Safe Keeping: old diaries
An ancestor’s diary can unlock many mysteries about your family’s past — but do you need to keep it under lock and key to ensure it lasts for future generations? Follow these preservation tips to enhance the longevity of your relative’s(or your own) journal.
As with any important papers, keep your ancestors’ journals in a cool, dry area, away from radiators and outside walls. Shelving your books vertically between bookends supports the binding best. If the covers or pages are loose, tie the book with white cotton twill tape to help keep it together. Position the knot across the edge of the book opposite the spine. If the diary’s spine is broken or the covers are falling off, protect it in a snug acid-free storage box. Get one from the suppliers listed in the box at right or, if the diary’s an odd size, make your own using instructions at <www.familytreemagazine.com/bookbox>.
When dusting, always hold the covers tightly shut to make sure your cleaning doesn’t force dirt between the pages. Use a soft cloth to clean the covers, but don’t rub down paper — it will only grind in the dirt. Instead, use a soft brush made for cleaning photographs, and dust lightly, starting in the center of the page and working your way out.
Luckily, old paper is much more stable than modern sheets. Early paper was made from cotton and linen rags, whereas modern papers are often made from wood pulp, which causes higher acidity and a shorter lifespan. Carefully remove metal fasteners and paper clips before rust damages the pages. Remove rubber bands, too — they become brittle and stick to paper as they age.
• Archival Products sells four-flap enclosures that are scored to wrap around books up to 1 inch thick. Prices range from $3.15 to $9.51. (800) 526-5640, <archival.com/productcatalog/customfourflapenc.shtml>
• Hollinger Corp. carries archival document cases for $6.85 to $9.95 each. (800) 634-0491, <www.genealogicalstorageproducts.com/standoccaswi.html>
From Book to Blog
Historically, if you wanted to publish an ancestor’s journal, you faced the tough task of finding a publisher — or worse yet, footing the bill yourself. Today you can follow the lead of Matt Unger, who transformed his grandfather Harry Scheurman’s 1924 diary into a blog called Papa’s Diary Project <papasdiary.blogspot.com>.
“Since my grandfather died when I was four, I really only remembered him in the abstract as a great source of love and comfort,” Unger explains. “I thought I might get a better understanding of my grandfather if I could research some of the references and details in the diary that I didn’t know much about.”
Since Unger put his grandfather’s story online, academics, museum educators and history enthusiasts have contributed information in comments on the blog — proving that a publicly shared preservation project can pay genealogical dividends. He even connected with an unknown relative after The New York Times wrote about Papa’s Diary Project last year. “We exchanged a few e-mails and concluded we were distant cousins — his great-grandmother and my great-grandfather were brother and sister and lived in Sniatyn (now part of Ukraine), where my grandfather was from,” Unger says. The cousin shared photos of those ancestors with Unger, who put them up on the blog, of course.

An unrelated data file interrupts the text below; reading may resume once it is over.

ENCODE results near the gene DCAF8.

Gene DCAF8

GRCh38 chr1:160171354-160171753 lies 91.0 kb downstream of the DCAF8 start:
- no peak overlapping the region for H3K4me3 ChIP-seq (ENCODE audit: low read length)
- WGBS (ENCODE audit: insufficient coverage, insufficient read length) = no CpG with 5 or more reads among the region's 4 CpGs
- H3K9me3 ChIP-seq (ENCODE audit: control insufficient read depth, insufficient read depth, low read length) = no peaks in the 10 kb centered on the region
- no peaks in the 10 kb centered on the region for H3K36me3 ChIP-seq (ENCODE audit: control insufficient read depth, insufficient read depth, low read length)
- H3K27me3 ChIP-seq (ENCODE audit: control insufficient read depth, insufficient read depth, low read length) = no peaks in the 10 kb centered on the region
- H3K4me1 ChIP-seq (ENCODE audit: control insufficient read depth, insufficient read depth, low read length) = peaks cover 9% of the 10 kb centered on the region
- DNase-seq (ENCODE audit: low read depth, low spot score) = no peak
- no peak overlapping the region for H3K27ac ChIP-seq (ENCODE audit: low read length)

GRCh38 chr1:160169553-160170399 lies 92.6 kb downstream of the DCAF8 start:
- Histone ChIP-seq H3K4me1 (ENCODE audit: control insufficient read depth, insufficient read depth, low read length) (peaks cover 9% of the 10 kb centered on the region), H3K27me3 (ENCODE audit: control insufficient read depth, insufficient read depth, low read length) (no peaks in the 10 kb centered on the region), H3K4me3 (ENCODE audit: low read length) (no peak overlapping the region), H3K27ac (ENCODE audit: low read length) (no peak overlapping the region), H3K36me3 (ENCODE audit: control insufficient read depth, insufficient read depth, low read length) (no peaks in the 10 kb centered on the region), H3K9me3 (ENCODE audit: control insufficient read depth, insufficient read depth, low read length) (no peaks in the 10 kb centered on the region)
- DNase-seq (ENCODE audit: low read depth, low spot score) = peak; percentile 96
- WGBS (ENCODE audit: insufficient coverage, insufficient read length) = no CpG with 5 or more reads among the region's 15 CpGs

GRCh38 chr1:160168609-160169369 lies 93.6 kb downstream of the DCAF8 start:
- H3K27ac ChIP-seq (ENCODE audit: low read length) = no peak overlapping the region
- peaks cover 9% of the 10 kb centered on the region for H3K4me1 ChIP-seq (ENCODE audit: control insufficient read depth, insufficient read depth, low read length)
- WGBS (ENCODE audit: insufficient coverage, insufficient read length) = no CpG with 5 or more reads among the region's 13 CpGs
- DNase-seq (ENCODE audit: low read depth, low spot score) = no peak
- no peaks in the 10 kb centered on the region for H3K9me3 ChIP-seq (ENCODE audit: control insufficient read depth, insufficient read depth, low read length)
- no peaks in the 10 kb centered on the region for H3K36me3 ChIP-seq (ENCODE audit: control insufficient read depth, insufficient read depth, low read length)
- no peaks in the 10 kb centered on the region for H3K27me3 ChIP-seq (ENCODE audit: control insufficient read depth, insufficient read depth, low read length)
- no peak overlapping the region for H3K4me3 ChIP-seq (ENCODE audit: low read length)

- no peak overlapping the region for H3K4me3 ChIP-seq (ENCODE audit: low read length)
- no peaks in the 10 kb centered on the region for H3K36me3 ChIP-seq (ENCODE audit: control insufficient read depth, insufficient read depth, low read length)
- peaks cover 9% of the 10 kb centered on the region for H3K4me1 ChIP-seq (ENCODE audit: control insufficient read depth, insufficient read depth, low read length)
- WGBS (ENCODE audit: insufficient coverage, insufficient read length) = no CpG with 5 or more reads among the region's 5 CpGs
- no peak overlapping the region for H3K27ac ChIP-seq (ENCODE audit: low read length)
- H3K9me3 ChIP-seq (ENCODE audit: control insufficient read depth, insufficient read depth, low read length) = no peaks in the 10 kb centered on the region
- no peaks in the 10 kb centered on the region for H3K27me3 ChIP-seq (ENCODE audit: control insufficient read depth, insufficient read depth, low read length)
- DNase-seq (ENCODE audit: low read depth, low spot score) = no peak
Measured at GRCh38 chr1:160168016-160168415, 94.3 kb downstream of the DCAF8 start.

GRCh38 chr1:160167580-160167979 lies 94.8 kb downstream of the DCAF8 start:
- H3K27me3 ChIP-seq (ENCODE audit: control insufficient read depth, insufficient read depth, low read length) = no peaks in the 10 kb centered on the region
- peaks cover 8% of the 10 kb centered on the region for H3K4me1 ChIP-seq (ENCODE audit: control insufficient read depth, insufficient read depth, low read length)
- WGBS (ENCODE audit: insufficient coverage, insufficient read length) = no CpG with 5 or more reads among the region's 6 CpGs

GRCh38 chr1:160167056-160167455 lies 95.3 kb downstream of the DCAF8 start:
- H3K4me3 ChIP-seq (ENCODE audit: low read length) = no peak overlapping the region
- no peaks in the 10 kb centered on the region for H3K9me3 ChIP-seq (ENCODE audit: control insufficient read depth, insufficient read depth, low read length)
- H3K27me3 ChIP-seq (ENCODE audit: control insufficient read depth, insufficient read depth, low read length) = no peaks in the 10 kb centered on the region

The project has spurred other new discoveries. “My favorite ‘eureka’ moment was when I visited the New York Public Library and found in the microfilm records a letter to the editor my grandfather wrote for a Yiddish publication he mentioned in the diary,” Unger says. Visit <papasdiary.blogspot.com/2007/05/monday-may-26.html> to read the short original diary entry that mentions the editorial, along with Unger’s research, scans of the Yiddish newspaper and a translation of his grandfather’s article.
You can set up your own free blog account at Blogger <www.blogger.com>, WordPress <www.wordpress.com> or LiveJournal <www.livejournal.com>. For advice on annotating a relative’s diary or personal papers, see Katherine Scott Sturdevant’s Organizing and Preserving Your Heirloom Documents (Betterway Books).
Passing the Acid Test
Ever wonder if your scrapbooking paper is really acid-free? You don’t need a chemistry degree to find out — pH-testing pens are as easy to use as crayons.
I bought a Lineco pH Testing Pen from a scrapbooking store, but they’re also available at online retailers such as University Products <www.archivalsuppliers.com> and Paper Mojo <www.papermojo.com>. Another good option is the Abbey pH Testing Pen, available from Demco <www.demco.com>. Prices range from $4 to $8. If you’re buying a pH-testing pen at a bricks-and-mortar establishment, ask the shopkeeper if you can give it a trial run — the first two I tried were dried up because the caps had come off in their boxes.
All you have to do to determine acidity is draw a line on the back of your paper or on a scrap. If the material is acidic, the pen will leave a clear or yellow mark. The line will be pale purple if the paper is neutral or alkaline.
Once I got the pen home, I started testing everything in sight, and the results were surprising. Photocopies I’d made at work got purple marks, though some printed scrapbooking papers didn’t. A recent newspaper clipping was acidic, of course, but it turns out most of my junk mail is archival. I take great pride in knowing my descendants will be aware that I was pre-approved for many credit cards.
From the May 2008 issue of Family Tree Magazine.